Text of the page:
Los Angeles Medical Marijuana Dispensaries Face Sept. 6th Deadline to Close
By some accounts there are over 1,000 medical marijuana dispensaries in the city of Los Angeles, and they have all been sent letters telling them they have until September 6th to close their doors or face legal action.
Instead of going through the “trouble” of regulating dispensaries in L.A., the city council has decided to take the easiest and most economically destructive path of approving a full ban. For example, if each dispensary in Los Angeles has an average of 3 employees, that’s about 3,000 jobs the city council feels are just not needed.
The council's vote allows primary caregivers and patients to grow and transport marijuana. Under the new ordinance, two or three patients are allowed to collectively grow and share marijuana in homes or apartments, but not storefronts. Those who have medical marijuana cards will still be able to grow and smoke marijuana, but they won't be able to go into a dispensary and buy it.
Meaning those who are not able to grow or don’t have someone who can grow for them must either do without or resort to the black market for their medication.
So the council doesn’t do their job, destroys thousands of real jobs and denies health care to tens of thousands of people. Is this what the citizens of Los Angeles voted for? How hard can it possibly be to set up some regulations governing dispensaries?
In fact, isn’t that one of the functions of city government, to regulate local businesses? What recourse do voters have when their government stops doing its job, other than to vote everyone out and try different people?
It is the height of lunacy to destroy jobs in a struggling economy. Every action by the council should be directed toward things like job growth and better quality healthcare.
New Medical Marijuana Rules Clear Michigan Senate Panel
In an attempt to reign in a supposedly out-of-control medical marijuana program in Michigan, a state Senate panel has approved several changes to the program.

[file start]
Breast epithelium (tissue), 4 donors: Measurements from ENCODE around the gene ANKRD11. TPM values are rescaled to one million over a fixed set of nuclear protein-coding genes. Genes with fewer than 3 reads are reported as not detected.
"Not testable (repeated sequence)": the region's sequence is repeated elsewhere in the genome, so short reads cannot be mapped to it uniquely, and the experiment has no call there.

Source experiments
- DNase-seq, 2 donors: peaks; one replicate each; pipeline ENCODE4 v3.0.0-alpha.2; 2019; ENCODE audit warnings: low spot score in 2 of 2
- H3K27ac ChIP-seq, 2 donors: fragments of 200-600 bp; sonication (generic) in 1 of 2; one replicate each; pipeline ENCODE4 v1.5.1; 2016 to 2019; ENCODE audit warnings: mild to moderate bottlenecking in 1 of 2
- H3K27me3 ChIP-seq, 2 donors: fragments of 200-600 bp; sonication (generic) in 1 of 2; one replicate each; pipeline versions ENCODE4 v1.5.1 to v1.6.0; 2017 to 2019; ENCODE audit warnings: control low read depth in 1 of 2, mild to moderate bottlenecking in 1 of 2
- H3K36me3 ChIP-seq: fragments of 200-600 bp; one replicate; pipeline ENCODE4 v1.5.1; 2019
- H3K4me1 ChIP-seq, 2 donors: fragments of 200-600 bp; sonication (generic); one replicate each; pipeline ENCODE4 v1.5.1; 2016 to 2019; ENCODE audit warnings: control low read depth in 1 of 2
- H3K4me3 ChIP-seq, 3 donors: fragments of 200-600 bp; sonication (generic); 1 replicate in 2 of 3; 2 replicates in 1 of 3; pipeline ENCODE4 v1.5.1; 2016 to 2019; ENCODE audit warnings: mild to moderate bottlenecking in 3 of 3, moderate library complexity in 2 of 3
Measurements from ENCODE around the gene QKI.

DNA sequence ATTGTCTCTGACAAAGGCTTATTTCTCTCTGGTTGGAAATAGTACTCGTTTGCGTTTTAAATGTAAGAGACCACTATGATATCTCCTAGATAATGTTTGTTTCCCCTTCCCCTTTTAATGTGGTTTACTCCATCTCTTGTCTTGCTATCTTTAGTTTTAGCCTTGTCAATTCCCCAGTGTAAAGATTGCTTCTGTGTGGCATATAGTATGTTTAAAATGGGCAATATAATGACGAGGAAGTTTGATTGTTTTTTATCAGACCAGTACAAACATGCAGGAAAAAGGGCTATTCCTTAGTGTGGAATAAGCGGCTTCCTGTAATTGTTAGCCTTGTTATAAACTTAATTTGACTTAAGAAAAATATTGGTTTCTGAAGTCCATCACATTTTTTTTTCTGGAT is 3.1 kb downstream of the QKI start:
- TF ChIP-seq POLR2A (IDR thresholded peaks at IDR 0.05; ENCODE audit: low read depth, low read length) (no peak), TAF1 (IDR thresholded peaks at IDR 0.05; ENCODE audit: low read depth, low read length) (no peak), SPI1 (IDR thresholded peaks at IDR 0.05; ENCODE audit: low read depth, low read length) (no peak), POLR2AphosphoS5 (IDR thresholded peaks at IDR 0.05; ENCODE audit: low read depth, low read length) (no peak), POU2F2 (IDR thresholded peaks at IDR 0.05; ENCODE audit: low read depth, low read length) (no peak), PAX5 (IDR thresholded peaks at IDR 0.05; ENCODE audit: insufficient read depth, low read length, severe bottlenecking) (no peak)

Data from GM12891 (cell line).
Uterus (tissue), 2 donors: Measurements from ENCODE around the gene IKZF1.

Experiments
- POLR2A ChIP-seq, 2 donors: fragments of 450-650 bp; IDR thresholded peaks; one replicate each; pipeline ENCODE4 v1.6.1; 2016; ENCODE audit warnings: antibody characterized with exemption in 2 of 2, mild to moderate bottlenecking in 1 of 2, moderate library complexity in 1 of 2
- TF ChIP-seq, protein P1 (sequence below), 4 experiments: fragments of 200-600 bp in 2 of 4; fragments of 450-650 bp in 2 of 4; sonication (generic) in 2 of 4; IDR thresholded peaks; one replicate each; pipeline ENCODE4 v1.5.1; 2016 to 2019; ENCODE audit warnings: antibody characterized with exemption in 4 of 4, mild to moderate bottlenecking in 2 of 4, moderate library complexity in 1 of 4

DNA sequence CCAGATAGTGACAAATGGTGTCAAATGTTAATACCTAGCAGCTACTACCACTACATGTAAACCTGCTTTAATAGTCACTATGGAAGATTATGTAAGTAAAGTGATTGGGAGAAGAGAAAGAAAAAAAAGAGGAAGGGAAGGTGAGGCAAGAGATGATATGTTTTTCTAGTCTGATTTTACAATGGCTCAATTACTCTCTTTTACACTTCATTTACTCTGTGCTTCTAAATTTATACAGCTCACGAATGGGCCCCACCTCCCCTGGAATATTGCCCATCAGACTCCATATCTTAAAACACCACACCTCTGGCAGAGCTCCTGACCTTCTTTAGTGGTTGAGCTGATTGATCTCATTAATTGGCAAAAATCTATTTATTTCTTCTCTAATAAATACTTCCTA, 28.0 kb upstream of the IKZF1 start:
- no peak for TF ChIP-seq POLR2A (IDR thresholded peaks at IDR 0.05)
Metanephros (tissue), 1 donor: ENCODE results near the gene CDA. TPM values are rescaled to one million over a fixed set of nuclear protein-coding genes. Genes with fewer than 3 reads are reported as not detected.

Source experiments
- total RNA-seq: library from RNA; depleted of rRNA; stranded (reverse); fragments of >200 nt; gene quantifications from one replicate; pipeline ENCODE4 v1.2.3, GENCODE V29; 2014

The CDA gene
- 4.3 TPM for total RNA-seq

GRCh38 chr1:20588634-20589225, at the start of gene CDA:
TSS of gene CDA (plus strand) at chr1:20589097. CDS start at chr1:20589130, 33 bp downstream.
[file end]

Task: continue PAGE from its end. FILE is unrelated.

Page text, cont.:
Proposed changes to the law were approved Wednesday by the Senate Judiciary Committee. Versions of the measures have already been approved in the House, and now they move to the Senate floor.
Some lawmakers and Attorney General Bill Schuette say changes are needed to Michigan’s voter-approved 2008 law that allows marijuana use for medical purposes. Schuette has said the law has “more holes than Swiss cheese.”
House Bill 4851 looks to clarify the doctor-patient relationship, since some lawmakers think it’s too easy to get a medical marijuana recommendation. Sen. Rick Jones, R-Grand Ledge, said one goal is to have doctors and patients meet "face to face, not over the Internet."
More insidiously, House Bill 4834 would allow law enforcement to have access to medical marijuana patient information, meaning the police would have all the evidence they needed to prosecute any patient on federal charges.
Law enforcement always claims they have the best intentions when it comes to information, but the fact is information can be used for any purpose. Everything a medical marijuana patient does in Michigan with cannabis is illegal under federal law, whether it be possession, use, cultivation or distribution. According to the DEA they are criminals. What is to stop the DEA from easily accessing medical information in Michigan to use against patients when they run out of other targets?
Things have been contentious to say the least between patients/caregivers and law enforcement in Michigan since voters approved the state’s MMJ law in 2008. More regulations can seem like a way to makes things clearer, but if the result is less access for patients, then clarity shouldn’t be the goal.
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